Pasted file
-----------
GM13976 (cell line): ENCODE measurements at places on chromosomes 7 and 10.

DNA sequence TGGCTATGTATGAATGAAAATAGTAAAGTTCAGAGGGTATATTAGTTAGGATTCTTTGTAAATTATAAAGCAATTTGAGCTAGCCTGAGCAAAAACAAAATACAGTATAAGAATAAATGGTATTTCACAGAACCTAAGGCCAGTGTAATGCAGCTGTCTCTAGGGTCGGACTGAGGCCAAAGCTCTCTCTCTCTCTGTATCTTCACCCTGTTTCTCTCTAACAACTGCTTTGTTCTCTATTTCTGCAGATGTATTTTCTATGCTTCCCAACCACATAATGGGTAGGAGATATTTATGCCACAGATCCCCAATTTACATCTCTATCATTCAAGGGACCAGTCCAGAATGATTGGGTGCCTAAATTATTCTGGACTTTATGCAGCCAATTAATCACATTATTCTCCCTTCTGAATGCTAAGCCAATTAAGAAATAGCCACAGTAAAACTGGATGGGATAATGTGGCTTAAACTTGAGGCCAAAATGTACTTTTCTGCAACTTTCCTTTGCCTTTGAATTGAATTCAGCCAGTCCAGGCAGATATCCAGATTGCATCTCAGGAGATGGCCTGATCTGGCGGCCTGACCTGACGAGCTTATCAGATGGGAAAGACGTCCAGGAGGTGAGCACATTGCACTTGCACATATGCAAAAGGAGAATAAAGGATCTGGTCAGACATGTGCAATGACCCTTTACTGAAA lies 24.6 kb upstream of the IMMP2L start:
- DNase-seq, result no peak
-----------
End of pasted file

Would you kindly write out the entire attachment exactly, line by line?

GM13976 (cell line): ENCODE measurements at places on chromosomes 7 and 10.

DNA sequence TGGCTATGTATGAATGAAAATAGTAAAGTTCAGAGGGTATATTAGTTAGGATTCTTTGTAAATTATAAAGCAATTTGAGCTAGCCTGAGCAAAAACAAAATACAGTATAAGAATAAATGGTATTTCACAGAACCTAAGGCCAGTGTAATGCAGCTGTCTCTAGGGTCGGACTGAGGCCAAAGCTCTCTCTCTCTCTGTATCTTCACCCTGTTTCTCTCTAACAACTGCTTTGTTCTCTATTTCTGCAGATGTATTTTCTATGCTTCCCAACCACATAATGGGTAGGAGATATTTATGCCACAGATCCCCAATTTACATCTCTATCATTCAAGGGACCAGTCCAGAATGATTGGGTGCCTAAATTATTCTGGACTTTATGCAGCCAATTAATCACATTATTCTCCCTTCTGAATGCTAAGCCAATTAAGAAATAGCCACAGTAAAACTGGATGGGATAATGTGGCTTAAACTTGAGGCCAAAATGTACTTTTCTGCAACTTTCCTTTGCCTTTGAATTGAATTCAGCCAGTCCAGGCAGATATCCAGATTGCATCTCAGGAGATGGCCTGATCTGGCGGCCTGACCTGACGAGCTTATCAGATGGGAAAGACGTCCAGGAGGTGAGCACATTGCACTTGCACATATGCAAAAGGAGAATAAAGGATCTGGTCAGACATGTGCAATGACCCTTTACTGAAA lies 24.6 kb upstream of the IMMP2L start:
- DNase-seq, result no peak